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Defying the Odds

Defying the Odds
New book about the 2016 election.

Monday, December 15, 2014

Cruz and Lee Alienate Republicans and Conservatives

Powerline reports:
The Senate has approved the so-called Cromnibus bill. It did so in a rare Saturday session. According to the Washington Post, Ted Cruz and Mike Lee forced the Saturday session:
Prolonged debate on the spending bill, which passed on a 56-to-40 bipartisan vote, came after Cruz and Lee late Friday night derailed a carefully crafted plan between party leaders to allow senators to go home for the weekend and return Monday to approve the spending agreement. The pair had sought to force a vote that essentially would block federal agencies from implementing the immigration policy changes ordered by Obama last month.
Cruz and Lee accomplished nothing in terms of the spending bill or the executive amnesty. But, again according to the Post, their maneuvering enabled Harry Reid to confirm around 20 of President Obama’s nominations. Here’s how:
Reid blocked the Cruz-Reid request for a vote on blocking Obama’s executive amnesty and angrily clashed with them on the Senate floor, ensuring that debate on the spending bill would spill into Saturday. Then, come Saturday, Reid used the session to begin consideration of around 20 of Obama’s nominees, almost half of whom Republicans had been blocking. Consequently, votes on the nominees will take place on Monday morning.
...
 Ted Cruz’s heart is in the right place, but once again, his judgment must be questioned.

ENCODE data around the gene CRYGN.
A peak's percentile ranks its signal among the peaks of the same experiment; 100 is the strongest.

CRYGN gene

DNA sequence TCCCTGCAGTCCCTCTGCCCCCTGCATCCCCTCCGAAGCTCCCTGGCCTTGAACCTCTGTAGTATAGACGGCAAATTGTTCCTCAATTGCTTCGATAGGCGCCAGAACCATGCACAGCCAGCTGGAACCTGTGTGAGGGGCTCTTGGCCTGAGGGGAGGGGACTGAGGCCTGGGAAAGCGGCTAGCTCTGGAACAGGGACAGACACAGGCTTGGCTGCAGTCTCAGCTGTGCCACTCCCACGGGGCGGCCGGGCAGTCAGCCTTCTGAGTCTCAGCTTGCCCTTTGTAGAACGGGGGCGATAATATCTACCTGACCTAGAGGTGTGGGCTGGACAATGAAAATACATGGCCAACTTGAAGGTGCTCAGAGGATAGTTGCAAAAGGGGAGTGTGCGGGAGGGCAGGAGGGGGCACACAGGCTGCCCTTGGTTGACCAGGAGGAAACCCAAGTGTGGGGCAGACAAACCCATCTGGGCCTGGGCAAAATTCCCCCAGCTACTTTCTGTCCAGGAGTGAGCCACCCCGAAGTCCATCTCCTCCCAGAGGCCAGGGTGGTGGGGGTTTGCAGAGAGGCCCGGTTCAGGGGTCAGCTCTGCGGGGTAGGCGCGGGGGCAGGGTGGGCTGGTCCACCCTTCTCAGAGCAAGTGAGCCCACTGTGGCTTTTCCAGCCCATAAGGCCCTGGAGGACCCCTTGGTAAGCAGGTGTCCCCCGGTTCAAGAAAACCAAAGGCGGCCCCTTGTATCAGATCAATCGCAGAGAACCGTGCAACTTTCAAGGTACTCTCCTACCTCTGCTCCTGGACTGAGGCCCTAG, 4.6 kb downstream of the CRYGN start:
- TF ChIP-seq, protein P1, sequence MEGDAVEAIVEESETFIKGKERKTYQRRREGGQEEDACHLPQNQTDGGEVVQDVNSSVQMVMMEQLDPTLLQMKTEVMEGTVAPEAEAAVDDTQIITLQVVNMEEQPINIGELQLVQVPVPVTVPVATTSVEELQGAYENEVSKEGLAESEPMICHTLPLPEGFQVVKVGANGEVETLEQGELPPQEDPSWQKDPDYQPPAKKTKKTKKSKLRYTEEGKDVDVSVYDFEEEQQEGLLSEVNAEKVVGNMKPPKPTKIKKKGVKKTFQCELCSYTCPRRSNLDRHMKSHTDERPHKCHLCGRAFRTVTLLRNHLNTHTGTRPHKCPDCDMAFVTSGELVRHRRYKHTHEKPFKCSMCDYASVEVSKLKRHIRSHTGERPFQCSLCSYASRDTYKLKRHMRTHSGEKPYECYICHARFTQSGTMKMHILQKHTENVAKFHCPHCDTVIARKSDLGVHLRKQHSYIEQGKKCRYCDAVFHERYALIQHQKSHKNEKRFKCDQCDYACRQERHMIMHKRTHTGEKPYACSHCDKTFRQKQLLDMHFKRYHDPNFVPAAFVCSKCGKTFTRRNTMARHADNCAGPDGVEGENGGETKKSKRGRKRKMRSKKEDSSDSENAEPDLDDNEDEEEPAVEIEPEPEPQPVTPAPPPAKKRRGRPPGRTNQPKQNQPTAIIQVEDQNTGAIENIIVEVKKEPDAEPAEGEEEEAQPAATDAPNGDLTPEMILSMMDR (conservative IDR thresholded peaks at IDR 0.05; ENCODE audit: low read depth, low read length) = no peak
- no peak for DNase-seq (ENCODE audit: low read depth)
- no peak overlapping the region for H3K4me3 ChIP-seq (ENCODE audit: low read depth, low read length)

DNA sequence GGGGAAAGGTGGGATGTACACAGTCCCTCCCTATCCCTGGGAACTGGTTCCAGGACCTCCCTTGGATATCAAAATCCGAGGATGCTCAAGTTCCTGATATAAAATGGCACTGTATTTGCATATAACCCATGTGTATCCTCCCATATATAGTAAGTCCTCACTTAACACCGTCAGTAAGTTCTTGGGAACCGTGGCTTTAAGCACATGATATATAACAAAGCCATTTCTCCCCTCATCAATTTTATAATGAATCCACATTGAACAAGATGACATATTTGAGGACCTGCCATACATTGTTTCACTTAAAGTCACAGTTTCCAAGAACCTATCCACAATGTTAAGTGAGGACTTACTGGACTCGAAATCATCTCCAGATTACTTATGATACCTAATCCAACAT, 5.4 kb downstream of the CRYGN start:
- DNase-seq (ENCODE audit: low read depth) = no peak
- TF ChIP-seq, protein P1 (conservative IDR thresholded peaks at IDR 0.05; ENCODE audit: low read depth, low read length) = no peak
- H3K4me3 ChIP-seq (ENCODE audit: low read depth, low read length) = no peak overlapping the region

The Washington Examiner editorializes:
Every army has disagreements among its leaders, but they must agree on tactics to effect their strategy. Every football team must agree on the next play if it is to work. In the Senate, caucus leaders are chosen precisely to make such decisions. The weekend's events demonstrate that some Republicans are not playing on the same team. This was not a simple, common occurrence of senatorial independence, but rather open defiance of caucus strategy — a decision by junior officers that their own tactical decisions take precedence over those of generals who were chosen for the job.
When this happens, games and battles are lost. Before Republicans take the majority in the Senate next month, they should make up their minds about who is in charge. Otherwise, they face the prospect of losing again and again.
At The Washington Post, Jennifer Rubin writes:
Cruz remains the odd man out in the Senate, justifiably hated by his peers. Among those openly disparaging Cruz and his antics were Republican Sens. Kelly Ayotte (N.H.), Orrin Hatch (Utah), Johnny Isakson (Ga.), Lindsey Graham (S.C.), Susan Collins (Maine), Bob Corker (Tenn.) and John Cornyn (Tex.).
Cruz likes to say he is “leading”; he seems not to know the difference between leading and preening. A fatuous tweet from a Cruz flack (“GOP [senators] should quit complaining about Cruz and Lee and start working with us to stop amnesty”) was par for the course: dishonest (they all will fight the executive action in the new Senate), self-serving and insulting.

In the new Senate, Cruz can expect less and less indulgence from fellow Republicans. That only 22 senators joined him in his constitutional point of order suggests he is neither feared nor respected. In reminding everyone — in case they forgot the 2013 shutdown — Cruz cannot even get along with members of his own party, he reminds responsible Republicans how ludicrous it would be to put him in the White House. The man who has come to define the dysfunction and nastiness voters loathe about Beltway politicians is going to have quite a tough time convincing voters he is the answer to the strife and incompetence of the Obama years.